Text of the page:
A real philosopher was asking about my use of these terms in a comment on my blog. I don't really know if I'm an original user of these terms, but I think they're very helpful to characterize the later "Tyler-group" theology and its "Moscow-circle" follow-on. What I mean by these terms is a theological orientation which is uniformly postmillenial, predominantly paedo-paedo, characterized by an almost episcopal concern for worship and liturgy, and having as historical and ideological prologue :) the sometime entertainment of the "high" theonomist thesis of Rushdoony and Bahnsen--i.e., that the "civil" law is valid except to the extent explictly altered by the NT. In my view, Jordan is more or less the father of this movement in much the same way that Rushdoony is the father of Reconstructionism in the first place. I would place the Gary North of Tools of Dominion (the greatest printed book of the whole movement, btw) in this category as well, inasmuch as, in his exegesis of the slavery statutes of Exodus 21, he practically abandoned the "high" theonomist thesis of Rushdoony and Bahnsen as a going hermeneutical principle, right at the height of acting on the thesis as an intellectual motive. Although I have not followed Sandlin's post-Chalcedon journey as well as I probably ought (he is an old friend), it strikes me that his "reformed catholic" musings are essentially in the same boat. And this further ties into the willingness of the Auburn Avenue "heretics" to question the universality and strict necessity of what are in many ways historically-constructed Reformation- and English Civil War-era formulations of soteriology and sacramental theology. (This is a subject on which I am woefully underread, however.)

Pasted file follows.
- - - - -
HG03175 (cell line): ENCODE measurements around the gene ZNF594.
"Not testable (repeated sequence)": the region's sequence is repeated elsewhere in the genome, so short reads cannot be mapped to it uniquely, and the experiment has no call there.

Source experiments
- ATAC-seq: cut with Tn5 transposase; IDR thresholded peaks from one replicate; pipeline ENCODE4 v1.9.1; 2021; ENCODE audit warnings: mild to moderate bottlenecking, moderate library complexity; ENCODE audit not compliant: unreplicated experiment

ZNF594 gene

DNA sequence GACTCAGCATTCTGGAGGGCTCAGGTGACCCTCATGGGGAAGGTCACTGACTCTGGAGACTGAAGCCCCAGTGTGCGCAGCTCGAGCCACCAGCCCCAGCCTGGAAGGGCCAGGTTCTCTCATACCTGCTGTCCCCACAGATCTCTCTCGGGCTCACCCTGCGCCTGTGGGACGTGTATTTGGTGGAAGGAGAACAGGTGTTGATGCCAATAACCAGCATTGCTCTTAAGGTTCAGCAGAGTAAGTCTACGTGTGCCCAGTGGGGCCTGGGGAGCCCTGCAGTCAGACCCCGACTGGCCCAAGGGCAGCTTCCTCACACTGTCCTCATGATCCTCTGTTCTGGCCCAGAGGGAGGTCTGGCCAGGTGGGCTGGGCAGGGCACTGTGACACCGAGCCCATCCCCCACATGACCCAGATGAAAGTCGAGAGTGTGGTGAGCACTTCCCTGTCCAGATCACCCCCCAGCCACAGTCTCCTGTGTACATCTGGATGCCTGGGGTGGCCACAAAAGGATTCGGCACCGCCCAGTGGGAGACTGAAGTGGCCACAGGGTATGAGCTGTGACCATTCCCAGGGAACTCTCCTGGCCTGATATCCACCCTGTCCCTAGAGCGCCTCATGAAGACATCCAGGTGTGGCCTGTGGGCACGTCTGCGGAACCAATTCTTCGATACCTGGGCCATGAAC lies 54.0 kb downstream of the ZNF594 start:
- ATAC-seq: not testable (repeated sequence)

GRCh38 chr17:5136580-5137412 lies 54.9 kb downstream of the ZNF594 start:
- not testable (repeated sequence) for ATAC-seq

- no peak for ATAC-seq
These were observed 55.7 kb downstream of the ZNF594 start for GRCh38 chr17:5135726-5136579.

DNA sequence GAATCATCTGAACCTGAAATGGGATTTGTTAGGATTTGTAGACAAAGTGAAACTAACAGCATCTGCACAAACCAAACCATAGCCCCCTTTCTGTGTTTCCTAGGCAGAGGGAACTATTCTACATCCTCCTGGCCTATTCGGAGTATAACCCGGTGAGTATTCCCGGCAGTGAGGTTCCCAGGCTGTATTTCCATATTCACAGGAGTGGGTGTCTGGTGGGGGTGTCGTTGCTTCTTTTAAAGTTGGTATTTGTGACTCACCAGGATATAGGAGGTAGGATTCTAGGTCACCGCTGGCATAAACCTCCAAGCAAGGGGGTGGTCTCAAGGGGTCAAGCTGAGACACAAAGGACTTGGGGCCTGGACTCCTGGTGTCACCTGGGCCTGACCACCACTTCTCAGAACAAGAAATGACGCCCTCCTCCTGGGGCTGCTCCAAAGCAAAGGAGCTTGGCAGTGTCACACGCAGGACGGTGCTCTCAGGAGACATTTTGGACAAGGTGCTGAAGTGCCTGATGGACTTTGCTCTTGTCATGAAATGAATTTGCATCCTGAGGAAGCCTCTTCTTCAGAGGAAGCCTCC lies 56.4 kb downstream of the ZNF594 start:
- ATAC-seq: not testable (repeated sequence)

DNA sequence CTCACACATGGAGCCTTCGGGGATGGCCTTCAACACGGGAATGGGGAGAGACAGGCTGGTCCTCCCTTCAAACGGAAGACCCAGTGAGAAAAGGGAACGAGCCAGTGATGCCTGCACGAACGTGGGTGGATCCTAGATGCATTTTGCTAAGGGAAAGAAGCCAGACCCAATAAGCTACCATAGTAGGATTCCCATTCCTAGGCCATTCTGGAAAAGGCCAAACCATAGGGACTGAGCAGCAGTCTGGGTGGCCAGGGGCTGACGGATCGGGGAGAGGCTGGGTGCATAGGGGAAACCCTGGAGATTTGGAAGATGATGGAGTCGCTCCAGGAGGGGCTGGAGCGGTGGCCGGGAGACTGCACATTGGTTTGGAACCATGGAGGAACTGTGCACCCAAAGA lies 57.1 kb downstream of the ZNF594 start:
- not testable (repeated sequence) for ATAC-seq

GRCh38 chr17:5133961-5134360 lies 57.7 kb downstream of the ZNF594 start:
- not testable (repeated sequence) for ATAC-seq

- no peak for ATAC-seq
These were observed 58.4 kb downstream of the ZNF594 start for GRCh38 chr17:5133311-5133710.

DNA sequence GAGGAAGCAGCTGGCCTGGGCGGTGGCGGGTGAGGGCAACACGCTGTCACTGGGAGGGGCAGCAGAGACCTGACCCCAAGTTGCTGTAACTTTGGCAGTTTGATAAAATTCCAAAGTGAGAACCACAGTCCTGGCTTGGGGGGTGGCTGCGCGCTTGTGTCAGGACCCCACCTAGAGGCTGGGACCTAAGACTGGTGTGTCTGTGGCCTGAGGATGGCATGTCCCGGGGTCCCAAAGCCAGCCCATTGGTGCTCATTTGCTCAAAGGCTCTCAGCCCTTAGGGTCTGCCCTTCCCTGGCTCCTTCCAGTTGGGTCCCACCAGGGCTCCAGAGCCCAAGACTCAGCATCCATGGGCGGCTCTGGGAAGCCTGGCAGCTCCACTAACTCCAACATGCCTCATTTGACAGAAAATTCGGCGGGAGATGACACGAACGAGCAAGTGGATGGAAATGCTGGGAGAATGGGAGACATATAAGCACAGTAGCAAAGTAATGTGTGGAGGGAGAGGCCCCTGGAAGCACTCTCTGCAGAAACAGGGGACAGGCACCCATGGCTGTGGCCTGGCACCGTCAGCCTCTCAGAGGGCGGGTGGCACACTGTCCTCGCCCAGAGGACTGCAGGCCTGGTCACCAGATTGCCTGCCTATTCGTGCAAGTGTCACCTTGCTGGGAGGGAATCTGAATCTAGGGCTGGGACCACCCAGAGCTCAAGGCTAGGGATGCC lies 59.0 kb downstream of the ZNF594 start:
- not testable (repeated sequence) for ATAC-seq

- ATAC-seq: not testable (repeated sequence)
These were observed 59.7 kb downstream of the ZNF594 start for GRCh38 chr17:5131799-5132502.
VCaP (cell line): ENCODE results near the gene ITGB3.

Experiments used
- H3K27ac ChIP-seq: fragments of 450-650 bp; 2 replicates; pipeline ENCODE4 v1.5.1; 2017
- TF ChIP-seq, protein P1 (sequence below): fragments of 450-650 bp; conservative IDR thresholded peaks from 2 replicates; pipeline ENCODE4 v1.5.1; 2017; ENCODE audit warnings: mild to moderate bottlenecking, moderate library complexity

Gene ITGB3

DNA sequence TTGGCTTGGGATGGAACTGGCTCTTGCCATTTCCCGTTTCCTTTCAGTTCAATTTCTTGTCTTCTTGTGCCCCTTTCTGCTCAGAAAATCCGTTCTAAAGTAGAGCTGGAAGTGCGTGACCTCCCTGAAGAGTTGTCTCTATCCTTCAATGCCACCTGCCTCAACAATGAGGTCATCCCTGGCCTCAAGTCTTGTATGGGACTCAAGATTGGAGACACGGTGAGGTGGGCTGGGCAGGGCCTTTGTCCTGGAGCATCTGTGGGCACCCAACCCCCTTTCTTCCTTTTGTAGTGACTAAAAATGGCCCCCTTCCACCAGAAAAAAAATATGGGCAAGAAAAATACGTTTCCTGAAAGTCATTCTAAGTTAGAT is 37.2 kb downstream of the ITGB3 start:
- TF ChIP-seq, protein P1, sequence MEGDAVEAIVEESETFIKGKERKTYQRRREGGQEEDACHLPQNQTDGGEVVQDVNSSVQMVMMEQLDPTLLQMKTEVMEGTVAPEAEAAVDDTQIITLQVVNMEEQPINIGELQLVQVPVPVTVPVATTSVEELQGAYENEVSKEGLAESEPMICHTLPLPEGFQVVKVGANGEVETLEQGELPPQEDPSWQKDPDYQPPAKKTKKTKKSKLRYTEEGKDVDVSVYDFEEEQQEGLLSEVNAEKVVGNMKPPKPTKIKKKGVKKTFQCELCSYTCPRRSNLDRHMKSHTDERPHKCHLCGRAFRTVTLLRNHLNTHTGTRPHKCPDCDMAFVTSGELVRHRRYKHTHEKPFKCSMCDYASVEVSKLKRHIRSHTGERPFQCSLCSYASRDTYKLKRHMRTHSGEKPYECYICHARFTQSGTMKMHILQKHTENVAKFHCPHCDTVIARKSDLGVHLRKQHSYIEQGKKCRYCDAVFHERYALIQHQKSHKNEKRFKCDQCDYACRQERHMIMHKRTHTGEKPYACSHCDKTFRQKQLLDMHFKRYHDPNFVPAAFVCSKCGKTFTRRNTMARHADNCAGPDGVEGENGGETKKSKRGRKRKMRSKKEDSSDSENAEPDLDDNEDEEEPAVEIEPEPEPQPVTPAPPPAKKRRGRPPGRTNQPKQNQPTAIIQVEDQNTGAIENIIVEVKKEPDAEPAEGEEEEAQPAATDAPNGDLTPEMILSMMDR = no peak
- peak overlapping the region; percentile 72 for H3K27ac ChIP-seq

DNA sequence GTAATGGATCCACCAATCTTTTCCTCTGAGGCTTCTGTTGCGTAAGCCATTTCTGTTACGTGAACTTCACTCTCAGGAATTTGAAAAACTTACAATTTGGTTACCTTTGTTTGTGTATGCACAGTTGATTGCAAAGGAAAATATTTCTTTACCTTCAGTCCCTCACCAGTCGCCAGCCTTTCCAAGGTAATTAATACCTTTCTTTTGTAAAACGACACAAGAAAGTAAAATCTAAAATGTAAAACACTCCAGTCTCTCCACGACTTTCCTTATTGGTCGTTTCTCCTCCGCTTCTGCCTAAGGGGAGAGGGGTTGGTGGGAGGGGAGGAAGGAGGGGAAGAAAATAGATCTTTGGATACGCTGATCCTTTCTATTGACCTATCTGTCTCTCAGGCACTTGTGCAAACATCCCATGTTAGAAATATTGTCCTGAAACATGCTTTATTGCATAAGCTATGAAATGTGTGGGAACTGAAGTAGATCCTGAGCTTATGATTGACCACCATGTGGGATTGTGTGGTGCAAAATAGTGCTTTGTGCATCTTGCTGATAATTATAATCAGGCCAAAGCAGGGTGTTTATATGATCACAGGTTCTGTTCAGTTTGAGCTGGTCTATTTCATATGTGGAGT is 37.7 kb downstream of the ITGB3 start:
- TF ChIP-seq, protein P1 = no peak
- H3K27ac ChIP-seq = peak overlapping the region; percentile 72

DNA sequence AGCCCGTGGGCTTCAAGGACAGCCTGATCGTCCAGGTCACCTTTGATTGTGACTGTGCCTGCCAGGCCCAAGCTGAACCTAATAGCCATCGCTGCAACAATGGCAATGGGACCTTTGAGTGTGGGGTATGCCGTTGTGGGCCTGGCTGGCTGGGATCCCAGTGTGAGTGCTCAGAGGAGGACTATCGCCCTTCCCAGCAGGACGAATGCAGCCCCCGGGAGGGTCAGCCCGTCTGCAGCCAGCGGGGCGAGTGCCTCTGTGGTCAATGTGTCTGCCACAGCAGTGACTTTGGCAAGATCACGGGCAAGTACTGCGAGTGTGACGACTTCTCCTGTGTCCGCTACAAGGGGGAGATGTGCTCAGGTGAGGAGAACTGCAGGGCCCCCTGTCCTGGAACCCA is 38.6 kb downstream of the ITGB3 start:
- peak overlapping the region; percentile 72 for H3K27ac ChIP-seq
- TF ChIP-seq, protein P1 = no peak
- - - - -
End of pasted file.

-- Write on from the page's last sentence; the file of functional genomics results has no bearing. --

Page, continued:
Does that answer the question?